Implementers need to be aware that in some LPWAN technologies, the
   MTU in use may vary over time.

3.  Changes from RFC 4944 fragmentation header and rationale

   This specification has used RFC 4944 fragmentation header format as a
   basis.  The main changes introduced in this specification to the
   fragmentation header format defined in RFC 4944 are listed below,
   together with their rationale:

   -- The datagram size field is only included in the first fragment.
   Rationale: In the RFC 4944 fragmentation header, the datagram size
   was included in all fragments to ease the task of reassembly at the
   receiver, since in an IEEE 802.15.4 mesh network, the fragment that
   arrives earliest to a destination is not necessarily the first
   fragment transmitted by the source.  However, in LPWAN, such
   reordering effects are not expected.  LPWAN technologies typically
   define star topology networks, peripheral to peripheral
   communications are not expected, and the central device is not
   expected to perform priority queuing operations.  Nevertheless, the
   fragmentation format defined in this document supports limited
   reordering.

   -- The tag size is reduced from 2 bytes to 3 bits.  Rationale: Given
   the low bit rate, as well as the low message rate of LPWAN
   technologies, ambiguities due to datagram tag wrapping events are
   expected to occur with low probability despite the reduced tag space.
   The reduced tag size provides significant overhead decrease.

   -- The original 1-byte RFC 4944 6LoWPAN Dispatch field is not used.
   Instead, two bits are used to signal an LFH header and whether a
   fragment is the first one or not (this, to be aligned with on-going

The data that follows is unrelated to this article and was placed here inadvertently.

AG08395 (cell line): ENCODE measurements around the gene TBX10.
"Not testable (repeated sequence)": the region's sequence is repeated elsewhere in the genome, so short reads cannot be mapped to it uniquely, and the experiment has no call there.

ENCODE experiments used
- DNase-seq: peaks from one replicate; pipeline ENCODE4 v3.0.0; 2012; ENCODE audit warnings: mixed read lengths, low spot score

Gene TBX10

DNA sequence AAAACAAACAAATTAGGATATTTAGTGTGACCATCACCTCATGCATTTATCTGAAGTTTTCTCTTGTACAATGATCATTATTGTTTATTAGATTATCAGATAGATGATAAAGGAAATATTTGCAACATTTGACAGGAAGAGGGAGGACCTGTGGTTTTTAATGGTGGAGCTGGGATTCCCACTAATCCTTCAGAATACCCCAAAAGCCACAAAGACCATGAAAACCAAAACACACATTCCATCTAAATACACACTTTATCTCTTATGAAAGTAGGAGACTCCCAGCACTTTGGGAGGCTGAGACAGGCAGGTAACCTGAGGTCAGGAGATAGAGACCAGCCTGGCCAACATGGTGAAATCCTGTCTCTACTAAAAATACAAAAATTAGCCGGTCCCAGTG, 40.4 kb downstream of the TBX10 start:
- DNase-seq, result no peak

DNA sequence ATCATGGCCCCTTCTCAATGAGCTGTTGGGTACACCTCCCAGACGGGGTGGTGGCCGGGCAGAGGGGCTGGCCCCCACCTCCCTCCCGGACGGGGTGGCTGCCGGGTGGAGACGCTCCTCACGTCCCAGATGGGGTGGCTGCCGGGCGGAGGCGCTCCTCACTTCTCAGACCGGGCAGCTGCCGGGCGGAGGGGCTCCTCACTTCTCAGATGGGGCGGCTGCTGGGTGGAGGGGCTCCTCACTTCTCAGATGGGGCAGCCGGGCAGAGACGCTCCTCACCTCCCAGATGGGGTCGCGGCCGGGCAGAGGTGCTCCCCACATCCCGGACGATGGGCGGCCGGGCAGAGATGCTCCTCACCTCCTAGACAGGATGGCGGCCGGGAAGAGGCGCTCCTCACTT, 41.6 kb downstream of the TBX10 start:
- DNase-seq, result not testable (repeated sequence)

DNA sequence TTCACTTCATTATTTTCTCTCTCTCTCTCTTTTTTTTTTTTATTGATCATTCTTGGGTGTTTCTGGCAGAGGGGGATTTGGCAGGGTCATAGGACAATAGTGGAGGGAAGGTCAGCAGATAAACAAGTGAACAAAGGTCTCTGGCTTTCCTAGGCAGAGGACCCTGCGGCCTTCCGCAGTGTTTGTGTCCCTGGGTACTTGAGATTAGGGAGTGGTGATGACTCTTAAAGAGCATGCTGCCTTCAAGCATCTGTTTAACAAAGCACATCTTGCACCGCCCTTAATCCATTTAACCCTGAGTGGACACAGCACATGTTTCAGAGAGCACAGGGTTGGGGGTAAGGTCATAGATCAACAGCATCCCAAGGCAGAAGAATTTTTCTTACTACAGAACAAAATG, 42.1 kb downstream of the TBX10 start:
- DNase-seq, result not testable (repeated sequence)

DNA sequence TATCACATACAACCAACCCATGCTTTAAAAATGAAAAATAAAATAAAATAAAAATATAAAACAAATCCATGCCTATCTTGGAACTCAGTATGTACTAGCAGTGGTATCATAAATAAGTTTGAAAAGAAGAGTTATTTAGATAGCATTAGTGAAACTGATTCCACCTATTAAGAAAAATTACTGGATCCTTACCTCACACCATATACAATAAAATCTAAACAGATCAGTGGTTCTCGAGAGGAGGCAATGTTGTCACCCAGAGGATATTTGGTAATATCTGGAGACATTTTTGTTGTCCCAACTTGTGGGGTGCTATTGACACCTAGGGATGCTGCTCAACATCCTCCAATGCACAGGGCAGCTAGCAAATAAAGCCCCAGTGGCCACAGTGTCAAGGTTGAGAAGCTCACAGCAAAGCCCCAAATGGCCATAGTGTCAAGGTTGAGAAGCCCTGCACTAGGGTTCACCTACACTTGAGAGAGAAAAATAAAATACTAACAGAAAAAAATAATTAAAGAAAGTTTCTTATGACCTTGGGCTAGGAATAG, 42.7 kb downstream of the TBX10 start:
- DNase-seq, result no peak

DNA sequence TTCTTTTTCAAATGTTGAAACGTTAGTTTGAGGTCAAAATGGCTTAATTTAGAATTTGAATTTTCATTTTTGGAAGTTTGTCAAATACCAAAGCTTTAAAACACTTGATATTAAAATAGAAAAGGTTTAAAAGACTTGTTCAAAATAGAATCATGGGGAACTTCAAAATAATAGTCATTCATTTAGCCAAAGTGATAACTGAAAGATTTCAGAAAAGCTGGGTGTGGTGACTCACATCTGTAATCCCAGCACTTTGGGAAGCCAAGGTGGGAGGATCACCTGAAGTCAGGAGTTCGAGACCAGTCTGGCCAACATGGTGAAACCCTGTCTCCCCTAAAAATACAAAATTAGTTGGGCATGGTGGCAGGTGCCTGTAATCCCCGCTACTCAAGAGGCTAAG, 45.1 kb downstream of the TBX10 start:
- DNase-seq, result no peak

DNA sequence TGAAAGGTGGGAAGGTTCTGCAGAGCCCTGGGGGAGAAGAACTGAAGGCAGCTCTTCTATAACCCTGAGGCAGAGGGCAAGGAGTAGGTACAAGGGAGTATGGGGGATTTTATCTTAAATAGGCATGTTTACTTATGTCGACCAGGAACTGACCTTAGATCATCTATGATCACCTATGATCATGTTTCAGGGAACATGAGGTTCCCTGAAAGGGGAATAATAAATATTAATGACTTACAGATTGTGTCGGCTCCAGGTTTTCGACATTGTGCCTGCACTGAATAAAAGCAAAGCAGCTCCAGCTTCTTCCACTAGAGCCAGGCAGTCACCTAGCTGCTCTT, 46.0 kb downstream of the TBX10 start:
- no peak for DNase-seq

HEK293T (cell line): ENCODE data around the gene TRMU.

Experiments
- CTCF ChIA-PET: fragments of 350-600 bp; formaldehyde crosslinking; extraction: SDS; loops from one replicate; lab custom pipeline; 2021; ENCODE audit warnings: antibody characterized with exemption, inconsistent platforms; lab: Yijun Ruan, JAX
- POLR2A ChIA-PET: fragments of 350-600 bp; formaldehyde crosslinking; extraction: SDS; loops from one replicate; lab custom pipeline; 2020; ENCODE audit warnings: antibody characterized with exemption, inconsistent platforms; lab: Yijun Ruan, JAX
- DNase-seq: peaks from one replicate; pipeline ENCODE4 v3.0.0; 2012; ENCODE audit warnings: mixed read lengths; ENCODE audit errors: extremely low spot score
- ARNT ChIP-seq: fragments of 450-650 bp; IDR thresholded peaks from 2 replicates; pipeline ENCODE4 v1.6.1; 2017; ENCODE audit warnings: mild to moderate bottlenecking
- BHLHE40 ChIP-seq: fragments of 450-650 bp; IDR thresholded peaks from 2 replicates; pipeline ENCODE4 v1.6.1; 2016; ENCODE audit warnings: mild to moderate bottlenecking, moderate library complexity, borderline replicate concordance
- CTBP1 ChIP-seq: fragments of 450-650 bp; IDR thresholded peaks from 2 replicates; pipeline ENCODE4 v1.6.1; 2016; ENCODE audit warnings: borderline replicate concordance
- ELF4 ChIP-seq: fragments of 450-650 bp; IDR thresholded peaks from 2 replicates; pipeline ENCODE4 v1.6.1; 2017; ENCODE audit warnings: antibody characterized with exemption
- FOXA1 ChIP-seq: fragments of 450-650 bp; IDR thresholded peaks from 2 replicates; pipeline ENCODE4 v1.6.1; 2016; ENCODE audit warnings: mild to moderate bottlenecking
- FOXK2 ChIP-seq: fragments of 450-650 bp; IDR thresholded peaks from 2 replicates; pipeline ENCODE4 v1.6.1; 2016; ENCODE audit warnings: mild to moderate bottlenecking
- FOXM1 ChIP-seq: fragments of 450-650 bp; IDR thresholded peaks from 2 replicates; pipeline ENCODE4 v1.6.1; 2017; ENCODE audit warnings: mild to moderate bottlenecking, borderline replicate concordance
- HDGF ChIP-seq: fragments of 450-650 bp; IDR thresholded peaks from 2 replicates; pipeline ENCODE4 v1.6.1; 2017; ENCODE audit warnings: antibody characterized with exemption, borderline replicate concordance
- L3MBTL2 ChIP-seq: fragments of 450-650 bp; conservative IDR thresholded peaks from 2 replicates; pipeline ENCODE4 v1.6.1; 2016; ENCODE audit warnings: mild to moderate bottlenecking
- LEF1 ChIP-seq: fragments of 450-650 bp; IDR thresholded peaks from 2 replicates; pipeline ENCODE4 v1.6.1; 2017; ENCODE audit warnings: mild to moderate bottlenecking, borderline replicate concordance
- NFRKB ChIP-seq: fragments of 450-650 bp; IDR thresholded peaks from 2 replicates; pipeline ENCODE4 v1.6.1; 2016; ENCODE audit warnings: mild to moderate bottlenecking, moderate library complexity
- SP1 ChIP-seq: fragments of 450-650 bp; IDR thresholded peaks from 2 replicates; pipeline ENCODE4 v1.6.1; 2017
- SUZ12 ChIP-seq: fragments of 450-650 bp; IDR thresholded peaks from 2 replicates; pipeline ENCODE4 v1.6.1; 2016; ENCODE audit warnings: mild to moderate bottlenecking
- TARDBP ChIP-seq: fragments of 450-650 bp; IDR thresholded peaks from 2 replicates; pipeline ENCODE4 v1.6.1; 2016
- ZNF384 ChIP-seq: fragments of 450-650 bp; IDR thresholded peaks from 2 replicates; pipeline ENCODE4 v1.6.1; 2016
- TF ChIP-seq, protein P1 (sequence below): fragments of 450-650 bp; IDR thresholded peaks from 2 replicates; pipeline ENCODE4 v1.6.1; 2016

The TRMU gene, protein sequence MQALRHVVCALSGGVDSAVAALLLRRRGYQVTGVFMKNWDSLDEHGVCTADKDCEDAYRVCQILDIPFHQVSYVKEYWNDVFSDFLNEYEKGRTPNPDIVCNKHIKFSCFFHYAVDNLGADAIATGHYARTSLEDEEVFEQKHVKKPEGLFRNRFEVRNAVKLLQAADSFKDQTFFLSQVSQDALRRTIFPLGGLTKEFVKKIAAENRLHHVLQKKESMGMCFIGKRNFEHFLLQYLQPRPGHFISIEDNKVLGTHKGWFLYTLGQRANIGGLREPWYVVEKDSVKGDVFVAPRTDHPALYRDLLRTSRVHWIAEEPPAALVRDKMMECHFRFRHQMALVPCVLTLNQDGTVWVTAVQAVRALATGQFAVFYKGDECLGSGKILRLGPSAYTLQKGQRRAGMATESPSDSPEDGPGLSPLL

work on header compression specifications).



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   -- The datagram offset size is increased from 8 bits to 11 bits.
   Rationale: This allows to express the datagram offset in single-octet
   increments.

4.  IANA Considerations

   TBD

5.  Security Considerations

   6LoWPAN fragmentation attacks have been analyzed in the literature.
   Countermeasures to these have been proposed as well [HHWH].

   A node can perform a buffer reservation attack by sending a first
   fragment to a target.  Then, the receiver will reserve buffer space
   for the whole packet on the basis of the datagram size announced in
   that first fragment.  Other incoming fragmented packets will be
   dropped while the reassembly buffer is occupied during the reassembly
   timeout.  Once that timeout expires, the attacker can repeat the same
   procedure, and iterate, thus creating a denial of service attack.
   The (low) cost to mount this attack is linear with the number of
   buffers at the target node.  However, the cost for an attacker can be
   increased if individual fragments of multiple packets can be stored
   in the reassembly buffer.  To further increase the attack cost, the
   reassembly buffer can be split into fragment-sized buffer slots.
   Once a packet is complete, it is processed normally.  If buffer
   overload occurs, a receiver can discard packets based on the sender
   behavior, which may help identify which fragments have been sent by
   an attacker.

   In another type of attack, the malicious node is required to have
   overhearing capabilities.  If an attacker can overhear a fragment, it
   can send a spoofed duplicate (e.g. with random payload) to the